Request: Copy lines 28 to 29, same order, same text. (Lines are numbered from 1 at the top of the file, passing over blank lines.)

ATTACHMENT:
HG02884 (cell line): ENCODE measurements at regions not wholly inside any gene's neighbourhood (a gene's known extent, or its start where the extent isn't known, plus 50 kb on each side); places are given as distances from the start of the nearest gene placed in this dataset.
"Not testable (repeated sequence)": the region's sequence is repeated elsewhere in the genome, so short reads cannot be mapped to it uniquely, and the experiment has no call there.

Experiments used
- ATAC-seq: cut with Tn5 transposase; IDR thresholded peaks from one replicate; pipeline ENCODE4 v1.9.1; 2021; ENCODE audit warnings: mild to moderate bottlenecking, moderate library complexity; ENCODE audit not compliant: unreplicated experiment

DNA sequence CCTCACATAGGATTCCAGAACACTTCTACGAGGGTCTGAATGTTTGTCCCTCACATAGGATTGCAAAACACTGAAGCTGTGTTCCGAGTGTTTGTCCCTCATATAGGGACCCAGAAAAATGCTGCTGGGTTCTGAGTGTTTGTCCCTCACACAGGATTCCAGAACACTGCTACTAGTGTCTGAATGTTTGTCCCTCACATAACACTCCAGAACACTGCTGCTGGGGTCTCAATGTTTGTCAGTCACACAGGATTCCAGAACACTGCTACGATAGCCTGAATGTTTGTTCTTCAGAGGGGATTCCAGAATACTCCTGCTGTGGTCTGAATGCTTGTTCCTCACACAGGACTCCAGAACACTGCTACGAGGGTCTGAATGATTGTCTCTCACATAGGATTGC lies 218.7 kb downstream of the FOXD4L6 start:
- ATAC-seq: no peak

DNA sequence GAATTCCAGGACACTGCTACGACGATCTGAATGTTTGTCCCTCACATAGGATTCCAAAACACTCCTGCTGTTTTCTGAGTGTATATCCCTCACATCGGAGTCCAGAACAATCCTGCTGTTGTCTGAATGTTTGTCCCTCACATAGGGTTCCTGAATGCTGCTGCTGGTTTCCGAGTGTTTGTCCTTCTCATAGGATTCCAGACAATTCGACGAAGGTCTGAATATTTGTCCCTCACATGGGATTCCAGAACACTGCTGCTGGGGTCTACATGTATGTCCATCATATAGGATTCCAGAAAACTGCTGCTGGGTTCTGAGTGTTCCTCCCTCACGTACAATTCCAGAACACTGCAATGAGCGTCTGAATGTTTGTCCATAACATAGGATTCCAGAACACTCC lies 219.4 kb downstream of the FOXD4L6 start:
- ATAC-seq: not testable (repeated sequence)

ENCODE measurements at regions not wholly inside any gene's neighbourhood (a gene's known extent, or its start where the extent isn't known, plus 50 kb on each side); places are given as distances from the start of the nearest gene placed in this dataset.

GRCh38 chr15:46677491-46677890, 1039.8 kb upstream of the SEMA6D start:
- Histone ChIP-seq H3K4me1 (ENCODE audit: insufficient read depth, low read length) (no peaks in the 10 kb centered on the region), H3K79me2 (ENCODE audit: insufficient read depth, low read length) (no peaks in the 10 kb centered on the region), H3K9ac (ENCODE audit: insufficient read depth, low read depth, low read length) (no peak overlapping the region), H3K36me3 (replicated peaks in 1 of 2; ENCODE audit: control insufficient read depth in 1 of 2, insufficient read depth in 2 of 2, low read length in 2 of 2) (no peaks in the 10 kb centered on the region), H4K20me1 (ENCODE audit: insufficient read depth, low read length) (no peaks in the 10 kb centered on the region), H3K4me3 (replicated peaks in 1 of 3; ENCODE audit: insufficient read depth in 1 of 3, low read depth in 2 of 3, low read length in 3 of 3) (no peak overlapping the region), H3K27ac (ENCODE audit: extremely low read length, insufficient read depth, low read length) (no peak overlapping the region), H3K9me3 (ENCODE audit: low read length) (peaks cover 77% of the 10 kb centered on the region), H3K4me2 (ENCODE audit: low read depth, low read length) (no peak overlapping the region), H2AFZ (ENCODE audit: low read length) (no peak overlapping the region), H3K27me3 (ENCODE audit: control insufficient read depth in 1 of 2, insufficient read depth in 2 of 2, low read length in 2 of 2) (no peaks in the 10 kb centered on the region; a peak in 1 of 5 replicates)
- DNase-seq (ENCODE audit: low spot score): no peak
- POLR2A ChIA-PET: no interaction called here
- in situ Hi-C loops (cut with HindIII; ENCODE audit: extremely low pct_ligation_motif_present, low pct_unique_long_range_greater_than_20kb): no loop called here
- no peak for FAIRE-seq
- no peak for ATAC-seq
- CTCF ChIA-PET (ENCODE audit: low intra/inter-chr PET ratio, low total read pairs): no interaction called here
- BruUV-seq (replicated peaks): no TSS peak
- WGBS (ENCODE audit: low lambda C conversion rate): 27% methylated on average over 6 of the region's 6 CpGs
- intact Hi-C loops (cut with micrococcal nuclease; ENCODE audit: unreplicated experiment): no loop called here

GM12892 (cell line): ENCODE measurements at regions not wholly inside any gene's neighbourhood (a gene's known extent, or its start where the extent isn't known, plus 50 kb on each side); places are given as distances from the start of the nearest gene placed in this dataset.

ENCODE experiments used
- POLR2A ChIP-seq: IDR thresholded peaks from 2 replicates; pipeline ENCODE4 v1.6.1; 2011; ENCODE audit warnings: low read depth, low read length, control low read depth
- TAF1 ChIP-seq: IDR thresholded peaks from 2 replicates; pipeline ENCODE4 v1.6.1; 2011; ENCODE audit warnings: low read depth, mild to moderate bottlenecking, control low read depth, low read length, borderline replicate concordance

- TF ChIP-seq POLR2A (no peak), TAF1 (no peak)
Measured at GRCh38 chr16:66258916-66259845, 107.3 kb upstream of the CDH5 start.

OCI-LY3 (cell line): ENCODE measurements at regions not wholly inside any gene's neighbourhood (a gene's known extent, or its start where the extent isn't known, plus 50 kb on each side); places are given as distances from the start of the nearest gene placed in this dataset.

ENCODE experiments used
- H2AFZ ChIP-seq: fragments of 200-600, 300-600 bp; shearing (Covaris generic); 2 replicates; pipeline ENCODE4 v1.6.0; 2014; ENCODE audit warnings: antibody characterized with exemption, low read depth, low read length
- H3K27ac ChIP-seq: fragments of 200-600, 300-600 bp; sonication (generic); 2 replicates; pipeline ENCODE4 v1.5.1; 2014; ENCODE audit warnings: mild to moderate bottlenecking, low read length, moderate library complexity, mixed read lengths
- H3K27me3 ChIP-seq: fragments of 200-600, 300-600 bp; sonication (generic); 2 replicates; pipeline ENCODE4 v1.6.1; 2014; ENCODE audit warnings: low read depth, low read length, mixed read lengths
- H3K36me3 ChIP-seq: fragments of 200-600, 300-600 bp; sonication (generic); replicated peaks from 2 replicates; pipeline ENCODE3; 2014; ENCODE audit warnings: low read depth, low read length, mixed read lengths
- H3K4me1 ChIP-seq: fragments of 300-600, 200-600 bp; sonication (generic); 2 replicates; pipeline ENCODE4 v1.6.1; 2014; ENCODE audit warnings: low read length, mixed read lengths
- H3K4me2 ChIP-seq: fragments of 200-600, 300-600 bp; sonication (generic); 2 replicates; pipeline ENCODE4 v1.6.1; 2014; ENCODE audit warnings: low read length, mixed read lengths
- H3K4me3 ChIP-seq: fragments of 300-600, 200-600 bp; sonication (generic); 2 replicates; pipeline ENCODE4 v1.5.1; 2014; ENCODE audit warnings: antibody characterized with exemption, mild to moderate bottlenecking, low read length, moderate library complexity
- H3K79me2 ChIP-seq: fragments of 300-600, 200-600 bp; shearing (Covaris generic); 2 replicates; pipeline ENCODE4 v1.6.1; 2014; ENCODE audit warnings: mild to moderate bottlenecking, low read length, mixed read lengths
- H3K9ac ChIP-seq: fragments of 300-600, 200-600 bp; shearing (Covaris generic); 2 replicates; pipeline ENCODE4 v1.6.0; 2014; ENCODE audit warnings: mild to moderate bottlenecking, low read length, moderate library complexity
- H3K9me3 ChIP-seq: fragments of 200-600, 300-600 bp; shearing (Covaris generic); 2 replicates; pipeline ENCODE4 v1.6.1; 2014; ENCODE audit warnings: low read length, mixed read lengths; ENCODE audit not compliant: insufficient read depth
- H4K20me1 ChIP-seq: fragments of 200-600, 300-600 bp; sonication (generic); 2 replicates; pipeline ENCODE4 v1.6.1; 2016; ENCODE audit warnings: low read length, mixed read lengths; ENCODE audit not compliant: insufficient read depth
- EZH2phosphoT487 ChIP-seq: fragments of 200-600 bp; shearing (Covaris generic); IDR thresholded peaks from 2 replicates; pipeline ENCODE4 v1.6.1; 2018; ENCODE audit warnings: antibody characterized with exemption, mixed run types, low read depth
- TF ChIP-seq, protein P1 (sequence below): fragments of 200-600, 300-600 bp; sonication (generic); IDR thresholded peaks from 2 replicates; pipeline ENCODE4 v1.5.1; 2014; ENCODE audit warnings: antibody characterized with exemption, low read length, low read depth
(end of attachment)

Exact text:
ENCODE experiments used
- H2AFZ ChIP-seq: fragments of 200-600, 300-600 bp; shearing (Covaris generic); 2 replicates; pipeline ENCODE4 v1.6.0; 2014; ENCODE audit warnings: antibody characterized with exemption, low read depth, low read length